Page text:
How to write exam essay

A secondary point about critics. They publish in two forms, books and articles. You should be

How to write exam essay



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the dross (the obvious dross, that is: dross can turn to gold if left to itself for a bit). Rewrite if necessary; make more notes if more ideas occur. Then file them in a way that you can find them again. Make sure you know where all the quotes came from: editions, page numbers, and so on.


4.2 Bibliography

For this you need a booklist, either computer-based, or in the form of a card index. A bibliography, some call it. Every book you read should have its details listed in your master book-list, your card index or computer file. Author/s, title, date, publisher, shelf mark, place of publication. I repeat: every single book and article you read should be in this list. In (only) two and a bit years' time when you are desperately trying to find something original to say about The Book of the Duchess for an exam that is going to happen in a few weeks' or days' time, you will need this booklist and these carefully filed notes, containing your ideas about literary texts. Believe me.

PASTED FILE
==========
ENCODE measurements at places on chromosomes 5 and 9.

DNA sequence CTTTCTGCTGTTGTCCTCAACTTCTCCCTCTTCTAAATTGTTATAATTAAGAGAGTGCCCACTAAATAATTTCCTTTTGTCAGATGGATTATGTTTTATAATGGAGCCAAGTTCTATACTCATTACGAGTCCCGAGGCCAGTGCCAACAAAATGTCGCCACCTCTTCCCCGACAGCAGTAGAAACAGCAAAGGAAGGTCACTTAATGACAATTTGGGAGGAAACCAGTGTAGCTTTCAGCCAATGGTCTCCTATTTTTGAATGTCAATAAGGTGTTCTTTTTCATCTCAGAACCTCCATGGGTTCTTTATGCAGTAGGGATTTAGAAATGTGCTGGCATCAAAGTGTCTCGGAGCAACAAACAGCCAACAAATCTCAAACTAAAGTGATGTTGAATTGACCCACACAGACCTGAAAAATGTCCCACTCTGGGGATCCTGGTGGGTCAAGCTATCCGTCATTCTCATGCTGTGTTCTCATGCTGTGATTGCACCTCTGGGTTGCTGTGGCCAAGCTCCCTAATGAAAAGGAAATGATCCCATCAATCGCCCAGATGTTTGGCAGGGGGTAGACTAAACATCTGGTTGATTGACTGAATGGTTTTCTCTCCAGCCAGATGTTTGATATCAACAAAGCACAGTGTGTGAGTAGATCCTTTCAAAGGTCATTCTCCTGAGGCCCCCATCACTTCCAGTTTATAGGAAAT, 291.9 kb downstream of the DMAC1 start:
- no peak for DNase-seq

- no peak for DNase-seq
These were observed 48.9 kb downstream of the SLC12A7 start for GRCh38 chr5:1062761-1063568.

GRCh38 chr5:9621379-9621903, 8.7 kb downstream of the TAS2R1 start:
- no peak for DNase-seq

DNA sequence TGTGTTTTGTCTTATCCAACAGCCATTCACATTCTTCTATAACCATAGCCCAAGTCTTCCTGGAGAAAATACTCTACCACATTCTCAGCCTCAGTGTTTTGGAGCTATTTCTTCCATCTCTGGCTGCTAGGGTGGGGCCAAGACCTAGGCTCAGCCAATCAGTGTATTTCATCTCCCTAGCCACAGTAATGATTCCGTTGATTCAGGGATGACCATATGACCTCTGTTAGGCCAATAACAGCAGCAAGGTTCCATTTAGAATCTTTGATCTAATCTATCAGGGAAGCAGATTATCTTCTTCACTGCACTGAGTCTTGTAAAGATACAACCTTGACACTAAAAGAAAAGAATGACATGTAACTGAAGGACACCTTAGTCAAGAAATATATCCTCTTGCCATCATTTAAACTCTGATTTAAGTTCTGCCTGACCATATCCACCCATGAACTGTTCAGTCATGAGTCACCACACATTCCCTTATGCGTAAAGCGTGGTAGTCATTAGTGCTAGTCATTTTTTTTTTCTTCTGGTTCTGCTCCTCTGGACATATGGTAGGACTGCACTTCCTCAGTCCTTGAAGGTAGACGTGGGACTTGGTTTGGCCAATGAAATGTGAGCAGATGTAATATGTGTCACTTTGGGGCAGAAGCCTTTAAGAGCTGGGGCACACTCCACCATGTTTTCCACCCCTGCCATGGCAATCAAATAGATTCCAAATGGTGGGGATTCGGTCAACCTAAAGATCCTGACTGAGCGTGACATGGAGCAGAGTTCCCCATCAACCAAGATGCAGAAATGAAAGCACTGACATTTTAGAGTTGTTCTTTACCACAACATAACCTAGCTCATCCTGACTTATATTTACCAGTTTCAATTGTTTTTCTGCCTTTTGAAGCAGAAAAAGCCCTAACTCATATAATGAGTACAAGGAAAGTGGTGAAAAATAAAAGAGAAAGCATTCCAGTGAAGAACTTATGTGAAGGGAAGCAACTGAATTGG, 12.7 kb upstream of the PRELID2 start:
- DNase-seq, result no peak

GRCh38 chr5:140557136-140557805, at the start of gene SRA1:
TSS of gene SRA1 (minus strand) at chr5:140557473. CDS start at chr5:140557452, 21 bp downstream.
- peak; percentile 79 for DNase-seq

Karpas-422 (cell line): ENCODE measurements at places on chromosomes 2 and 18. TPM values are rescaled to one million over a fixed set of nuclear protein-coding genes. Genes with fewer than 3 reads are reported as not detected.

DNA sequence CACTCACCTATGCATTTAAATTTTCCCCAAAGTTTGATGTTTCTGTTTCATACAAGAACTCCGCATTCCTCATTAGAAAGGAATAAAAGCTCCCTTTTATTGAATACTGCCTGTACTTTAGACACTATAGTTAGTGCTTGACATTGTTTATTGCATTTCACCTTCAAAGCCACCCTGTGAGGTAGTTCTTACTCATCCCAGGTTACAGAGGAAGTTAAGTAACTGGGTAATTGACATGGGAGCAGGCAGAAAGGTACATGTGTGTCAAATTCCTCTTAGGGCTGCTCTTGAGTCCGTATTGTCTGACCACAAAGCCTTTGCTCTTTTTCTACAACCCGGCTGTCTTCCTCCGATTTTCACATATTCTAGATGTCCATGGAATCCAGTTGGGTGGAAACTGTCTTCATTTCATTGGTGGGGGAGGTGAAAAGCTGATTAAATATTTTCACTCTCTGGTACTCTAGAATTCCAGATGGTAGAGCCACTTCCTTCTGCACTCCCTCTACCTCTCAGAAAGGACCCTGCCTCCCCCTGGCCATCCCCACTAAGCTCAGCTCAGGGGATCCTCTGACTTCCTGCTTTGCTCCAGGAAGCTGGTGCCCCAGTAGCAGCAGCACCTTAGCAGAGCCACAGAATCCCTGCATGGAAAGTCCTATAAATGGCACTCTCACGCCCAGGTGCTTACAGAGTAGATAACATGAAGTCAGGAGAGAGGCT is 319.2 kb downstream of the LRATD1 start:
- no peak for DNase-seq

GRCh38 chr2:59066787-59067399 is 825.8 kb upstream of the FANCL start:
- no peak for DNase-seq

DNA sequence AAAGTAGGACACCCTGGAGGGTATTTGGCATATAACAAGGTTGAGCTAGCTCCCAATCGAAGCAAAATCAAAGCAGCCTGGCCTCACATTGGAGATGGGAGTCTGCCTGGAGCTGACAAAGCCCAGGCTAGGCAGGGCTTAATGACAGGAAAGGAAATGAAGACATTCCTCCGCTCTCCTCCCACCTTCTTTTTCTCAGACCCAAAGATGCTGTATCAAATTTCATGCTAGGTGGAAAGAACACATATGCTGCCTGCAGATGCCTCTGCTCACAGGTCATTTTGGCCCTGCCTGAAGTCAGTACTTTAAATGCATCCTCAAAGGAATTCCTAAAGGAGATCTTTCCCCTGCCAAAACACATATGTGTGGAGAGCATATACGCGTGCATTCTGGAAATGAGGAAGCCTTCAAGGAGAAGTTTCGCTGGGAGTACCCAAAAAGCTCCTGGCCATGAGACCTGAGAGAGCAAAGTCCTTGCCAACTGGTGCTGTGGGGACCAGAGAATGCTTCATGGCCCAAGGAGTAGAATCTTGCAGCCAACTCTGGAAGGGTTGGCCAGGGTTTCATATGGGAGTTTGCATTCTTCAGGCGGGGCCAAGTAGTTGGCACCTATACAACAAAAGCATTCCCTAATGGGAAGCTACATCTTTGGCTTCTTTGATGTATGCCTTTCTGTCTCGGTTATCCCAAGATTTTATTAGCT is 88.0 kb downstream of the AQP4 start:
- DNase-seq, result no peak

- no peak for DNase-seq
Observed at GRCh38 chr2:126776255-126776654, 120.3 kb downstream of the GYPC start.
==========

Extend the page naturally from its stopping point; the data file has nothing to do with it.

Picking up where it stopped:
5. Planning and structuring

So: you've gathered the material, read it, made notes, had ideas, written them down on separate slips, headed and filed them. How do you write the essay?

Like this. You gather together all of the slips you have on the topic of the essay. You read through, writing new ones and rewriting old ones if more or different ideas come to you, and making sure each of them is headed. You put the headings together in a logical order (headings, sub-headings, sub-sub-headings) on a sheet of paper in the form of an outline of the essay. You arrange the slips in order of the outline. You assemble the pile of slips, the outline, and blank paper (or a blank word-processor screen) in front of you. You write the essay, going from heading to heading and slip to slip. The essay writes itself, painlessly, because you've done most of the thinking already. On the way, you observe the following rules and wise bits of advice.

5.1 The outline

The plan you construct should be in the form of an indented outline. This is a series of headings and subheadings, indented, like this:

Main heading

subheading 1

notes on subheading 1

subheading 2

notes on subheading 2

and so on...

Behind every essay there must be a plan of that sort. This essay on essays is built from such a plan, as you can see. If you remember any lectures that use outlines, you will (I hope) remember how useful it was to have that written out in front of you so that you knew where you were in it. Now think of an examiner, having to read up to a hundred student essays. A decent level of concentration is hard to maintain. They get lost, and lose the thread, just as you do in lectures. It is essential therefore that an outline like that must be obvious to him or her, clearly perceptible in the way the essay is written. In order to achieve this effect the easiest way is to have one, written out for your own benefit beforehand.

5.2 The paragraph